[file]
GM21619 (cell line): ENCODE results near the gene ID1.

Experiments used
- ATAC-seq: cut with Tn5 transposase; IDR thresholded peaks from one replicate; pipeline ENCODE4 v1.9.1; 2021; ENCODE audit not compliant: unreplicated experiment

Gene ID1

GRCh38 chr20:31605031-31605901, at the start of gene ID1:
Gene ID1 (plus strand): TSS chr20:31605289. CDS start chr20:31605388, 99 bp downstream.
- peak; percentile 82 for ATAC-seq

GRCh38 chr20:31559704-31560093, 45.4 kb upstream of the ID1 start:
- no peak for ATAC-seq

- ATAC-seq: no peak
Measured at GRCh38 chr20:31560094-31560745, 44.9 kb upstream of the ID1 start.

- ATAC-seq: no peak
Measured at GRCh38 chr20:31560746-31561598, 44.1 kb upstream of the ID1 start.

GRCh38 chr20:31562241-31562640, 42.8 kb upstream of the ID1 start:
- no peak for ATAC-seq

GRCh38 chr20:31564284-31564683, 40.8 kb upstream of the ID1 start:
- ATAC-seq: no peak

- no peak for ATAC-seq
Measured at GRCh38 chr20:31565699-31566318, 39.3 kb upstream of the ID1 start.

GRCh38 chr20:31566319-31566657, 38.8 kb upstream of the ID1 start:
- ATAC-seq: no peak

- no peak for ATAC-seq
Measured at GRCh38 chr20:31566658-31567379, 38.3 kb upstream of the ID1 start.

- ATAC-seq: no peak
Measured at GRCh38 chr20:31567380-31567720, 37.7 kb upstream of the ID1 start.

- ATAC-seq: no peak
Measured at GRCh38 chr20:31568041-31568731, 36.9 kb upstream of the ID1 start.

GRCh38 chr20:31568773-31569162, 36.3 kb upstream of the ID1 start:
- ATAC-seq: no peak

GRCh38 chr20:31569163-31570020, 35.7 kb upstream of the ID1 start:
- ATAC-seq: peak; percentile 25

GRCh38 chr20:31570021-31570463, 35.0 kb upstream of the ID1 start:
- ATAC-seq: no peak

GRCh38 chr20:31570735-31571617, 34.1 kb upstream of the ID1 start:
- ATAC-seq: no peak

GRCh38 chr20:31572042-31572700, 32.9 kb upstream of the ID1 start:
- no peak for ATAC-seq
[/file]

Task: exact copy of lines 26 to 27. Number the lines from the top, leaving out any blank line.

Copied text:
- ATAC-seq: no peak
Measured at GRCh38 chr20:31568041-31568731, 36.9 kb upstream of the ID1 start.